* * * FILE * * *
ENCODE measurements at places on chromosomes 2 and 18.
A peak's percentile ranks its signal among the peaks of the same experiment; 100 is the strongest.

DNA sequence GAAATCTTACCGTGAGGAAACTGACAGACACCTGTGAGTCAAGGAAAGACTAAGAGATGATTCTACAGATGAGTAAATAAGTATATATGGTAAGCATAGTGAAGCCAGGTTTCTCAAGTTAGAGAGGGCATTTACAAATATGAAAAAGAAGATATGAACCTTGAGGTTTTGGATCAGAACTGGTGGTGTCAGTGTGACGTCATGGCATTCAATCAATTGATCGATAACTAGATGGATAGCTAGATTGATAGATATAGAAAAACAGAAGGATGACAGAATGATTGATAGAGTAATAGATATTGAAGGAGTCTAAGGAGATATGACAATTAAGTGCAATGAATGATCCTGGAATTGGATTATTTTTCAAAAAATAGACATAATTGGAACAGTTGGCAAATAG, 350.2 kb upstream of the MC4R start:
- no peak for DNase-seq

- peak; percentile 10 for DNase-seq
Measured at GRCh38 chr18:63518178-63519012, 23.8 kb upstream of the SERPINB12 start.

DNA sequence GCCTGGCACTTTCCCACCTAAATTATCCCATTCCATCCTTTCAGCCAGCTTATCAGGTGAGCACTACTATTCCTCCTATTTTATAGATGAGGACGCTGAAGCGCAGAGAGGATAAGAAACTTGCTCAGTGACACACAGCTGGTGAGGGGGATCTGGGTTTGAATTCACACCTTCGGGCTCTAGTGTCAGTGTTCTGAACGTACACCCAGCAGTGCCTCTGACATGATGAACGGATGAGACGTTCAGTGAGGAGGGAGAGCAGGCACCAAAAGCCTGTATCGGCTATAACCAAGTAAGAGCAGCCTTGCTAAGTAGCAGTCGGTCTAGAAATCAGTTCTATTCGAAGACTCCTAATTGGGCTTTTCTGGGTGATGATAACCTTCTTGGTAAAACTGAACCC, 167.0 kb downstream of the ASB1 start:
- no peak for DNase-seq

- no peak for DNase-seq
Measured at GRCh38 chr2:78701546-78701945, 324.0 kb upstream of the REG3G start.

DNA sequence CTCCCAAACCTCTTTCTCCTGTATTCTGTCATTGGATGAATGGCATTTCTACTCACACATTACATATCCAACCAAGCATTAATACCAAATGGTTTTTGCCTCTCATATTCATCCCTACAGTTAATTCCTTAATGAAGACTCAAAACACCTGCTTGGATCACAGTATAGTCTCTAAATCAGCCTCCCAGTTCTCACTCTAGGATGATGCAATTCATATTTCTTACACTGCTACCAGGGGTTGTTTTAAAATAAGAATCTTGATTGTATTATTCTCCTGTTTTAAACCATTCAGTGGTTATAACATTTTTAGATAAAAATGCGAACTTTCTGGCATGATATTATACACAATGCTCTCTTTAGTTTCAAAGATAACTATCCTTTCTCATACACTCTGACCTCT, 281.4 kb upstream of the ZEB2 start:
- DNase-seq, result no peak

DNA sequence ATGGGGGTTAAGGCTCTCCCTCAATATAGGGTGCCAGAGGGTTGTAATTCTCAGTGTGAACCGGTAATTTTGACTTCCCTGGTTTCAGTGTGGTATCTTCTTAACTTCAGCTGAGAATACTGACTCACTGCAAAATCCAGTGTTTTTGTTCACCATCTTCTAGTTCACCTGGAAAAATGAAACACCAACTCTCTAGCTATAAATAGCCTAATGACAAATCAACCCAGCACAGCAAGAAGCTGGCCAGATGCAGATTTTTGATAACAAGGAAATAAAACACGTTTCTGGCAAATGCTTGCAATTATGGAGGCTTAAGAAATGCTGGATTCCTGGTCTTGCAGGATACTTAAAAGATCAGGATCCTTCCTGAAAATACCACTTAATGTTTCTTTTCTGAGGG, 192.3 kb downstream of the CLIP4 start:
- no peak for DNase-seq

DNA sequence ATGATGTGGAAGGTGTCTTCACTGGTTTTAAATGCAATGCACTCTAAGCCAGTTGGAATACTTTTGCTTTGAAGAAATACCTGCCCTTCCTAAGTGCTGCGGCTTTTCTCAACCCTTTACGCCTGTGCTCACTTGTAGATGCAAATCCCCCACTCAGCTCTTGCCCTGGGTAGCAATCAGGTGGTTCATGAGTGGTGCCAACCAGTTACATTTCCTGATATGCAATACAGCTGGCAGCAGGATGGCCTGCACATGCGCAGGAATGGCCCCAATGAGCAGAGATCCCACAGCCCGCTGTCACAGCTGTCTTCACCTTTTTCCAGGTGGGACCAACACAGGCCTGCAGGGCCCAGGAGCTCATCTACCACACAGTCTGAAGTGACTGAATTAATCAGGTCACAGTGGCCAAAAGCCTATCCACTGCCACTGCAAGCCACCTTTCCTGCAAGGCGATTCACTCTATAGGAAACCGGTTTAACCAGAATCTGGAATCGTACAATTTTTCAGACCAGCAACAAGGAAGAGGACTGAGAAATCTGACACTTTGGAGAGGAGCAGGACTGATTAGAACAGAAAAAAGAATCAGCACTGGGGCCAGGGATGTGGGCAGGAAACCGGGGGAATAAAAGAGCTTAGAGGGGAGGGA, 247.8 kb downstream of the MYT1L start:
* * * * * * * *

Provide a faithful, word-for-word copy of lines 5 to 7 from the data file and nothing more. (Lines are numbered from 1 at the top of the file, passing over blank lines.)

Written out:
- peak; percentile 10 for DNase-seq
Measured at GRCh38 chr18:63518178-63519012, 23.8 kb upstream of the SERPINB12 start.

DNA sequence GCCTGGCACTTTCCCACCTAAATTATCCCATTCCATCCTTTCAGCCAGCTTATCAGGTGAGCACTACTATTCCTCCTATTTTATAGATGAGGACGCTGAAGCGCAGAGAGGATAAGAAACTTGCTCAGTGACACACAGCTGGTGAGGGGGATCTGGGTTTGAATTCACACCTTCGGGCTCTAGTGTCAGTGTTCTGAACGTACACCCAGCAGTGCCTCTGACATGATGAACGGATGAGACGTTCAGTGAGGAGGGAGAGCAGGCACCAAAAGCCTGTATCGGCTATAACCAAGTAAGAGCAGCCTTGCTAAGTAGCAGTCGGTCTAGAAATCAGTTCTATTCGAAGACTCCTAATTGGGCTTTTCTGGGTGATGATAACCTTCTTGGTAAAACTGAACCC, 167.0 kb downstream of the ASB1 start: